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In recent decades prison policy has a reoriented towards measures which try to rehabilitate, rather than punish offenders. While this discourse may appear to be beneficial to inmates, Anthony Grasso warns that it may actually make incarceration even more punitive for some inmates. Rehabilitative policies, he writes, often lead to harsh punishments for those who commit new crimes despite treatment. By overlooking the societal and economic inequalities which drive criminal behavior, such policies can actually feed into the politics of criminal justice hardliners.

In recent years, America’s distinction as the world’s leader in incarceration has become a subject of political debate. This increased attention has prompted groups and organizations which support reforms to demand that policymakers address America’s prison crisis. One idea with appeal to the left and right has been to reorient prisons towards rehabilitating offenders, a commitment policymakers abandoned in the 1970s immediately preceding the prison boom.

At first glance, this seems consistent with a progressive politics. Prison-based interventions can offer institutionalized men and women meaningful opportunities they may not have otherwise had. But contemporary reformers should be cautious in advancing rehabilitative proposals. Since its origins, the “rehabilitative ideal” of American criminal justice has always incorporated a justification for harsh punishment.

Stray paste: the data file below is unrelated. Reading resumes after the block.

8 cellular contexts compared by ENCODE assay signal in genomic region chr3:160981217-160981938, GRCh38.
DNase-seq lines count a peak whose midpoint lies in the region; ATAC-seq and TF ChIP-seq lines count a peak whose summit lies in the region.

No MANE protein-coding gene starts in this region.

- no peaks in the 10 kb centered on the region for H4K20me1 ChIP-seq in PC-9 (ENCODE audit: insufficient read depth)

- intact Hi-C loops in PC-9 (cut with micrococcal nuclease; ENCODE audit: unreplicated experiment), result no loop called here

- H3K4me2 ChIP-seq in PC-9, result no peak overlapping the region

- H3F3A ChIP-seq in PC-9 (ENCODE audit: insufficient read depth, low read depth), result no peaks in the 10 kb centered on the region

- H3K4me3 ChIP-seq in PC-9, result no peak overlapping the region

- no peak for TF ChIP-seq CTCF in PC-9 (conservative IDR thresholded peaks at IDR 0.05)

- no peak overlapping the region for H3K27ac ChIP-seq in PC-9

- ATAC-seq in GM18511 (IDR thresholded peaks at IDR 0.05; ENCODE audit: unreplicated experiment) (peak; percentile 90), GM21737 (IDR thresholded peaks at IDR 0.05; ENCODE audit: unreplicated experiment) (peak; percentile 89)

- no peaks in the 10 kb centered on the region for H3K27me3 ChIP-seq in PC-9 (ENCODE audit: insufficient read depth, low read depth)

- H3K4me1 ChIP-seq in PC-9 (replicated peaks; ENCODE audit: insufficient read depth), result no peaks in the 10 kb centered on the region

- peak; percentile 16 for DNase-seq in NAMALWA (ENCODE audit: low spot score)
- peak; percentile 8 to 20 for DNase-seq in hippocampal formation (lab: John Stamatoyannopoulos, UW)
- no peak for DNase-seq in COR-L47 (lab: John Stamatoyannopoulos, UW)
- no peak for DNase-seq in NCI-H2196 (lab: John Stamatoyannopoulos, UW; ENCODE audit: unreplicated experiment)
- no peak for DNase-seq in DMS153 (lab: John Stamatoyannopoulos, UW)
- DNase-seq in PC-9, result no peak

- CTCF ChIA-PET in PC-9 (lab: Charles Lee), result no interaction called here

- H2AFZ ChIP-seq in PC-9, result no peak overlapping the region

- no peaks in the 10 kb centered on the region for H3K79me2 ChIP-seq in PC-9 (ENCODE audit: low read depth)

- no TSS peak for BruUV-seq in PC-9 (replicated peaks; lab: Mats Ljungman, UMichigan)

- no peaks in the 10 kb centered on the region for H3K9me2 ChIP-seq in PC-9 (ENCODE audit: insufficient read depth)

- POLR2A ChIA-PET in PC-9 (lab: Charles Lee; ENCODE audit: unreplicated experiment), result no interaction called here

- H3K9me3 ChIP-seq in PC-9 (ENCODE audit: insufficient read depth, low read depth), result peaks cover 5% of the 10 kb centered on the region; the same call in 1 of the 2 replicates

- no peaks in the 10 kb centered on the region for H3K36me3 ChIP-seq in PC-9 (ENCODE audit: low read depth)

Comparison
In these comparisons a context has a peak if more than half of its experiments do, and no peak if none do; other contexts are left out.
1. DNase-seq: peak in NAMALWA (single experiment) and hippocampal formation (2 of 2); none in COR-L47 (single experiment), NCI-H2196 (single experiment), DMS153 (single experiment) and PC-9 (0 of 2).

In-prison rehabilitative interventions like educational programs, vocational training, and good behavior incentives are generally presented as ways of providing offenders with skills and knowledge to help them lead law-abiding lives upon release.  But whenever rehabilitative discourse has emerged in American politics, it has brought with it harsh punishments for “incorrigible” and “habitual” offenders who commit new crimes after exposure to rehabilitative treatment. A revival of rehabilitation will likely exacerbate the politics driving incarceration rates by prompting crackdowns on so-called “incorrigibles.”

The reason why has to do with the logic of rehabilitation. The notion that rehabilitating offenders can prevent crime rests on the assumption that all sources of and solutions to crime are within individuals. But giving inmates an education or vocational training means nothing if there are no jobs or opportunities for economic mobility in the communities they return to. Describing rehabilitation as a “cure” for crime attributes recidivism to the failings of individuals and disregards how structural socioeconomic inequalities contribute to criminal behavior. This encourages proponents of the rehabilitative model to couple progressive politics with harsh punishments for incorrigibles.

Several historical cases demonstrate this double-edged logic in practice. Rehabilitation emerged as a philosophy of punishment in the late 1800s when Zebulon Brockway, the warden of New York’s Elmira Reformatory, popularized it. Elmira’s nationally acclaimed indeterminate sentencing system released inmates before the end of their sentence if they demonstrated adequate rehabilitative progress. But Elmira also locked up many inmates for extended periods and physically and psychologically abused others. This is because Brockway believed that some people were “born criminals” destined to lead lives of crime due to biological defects which impeded their capacity for moral and rational thought. These individuals required longer terms and harsher punishment.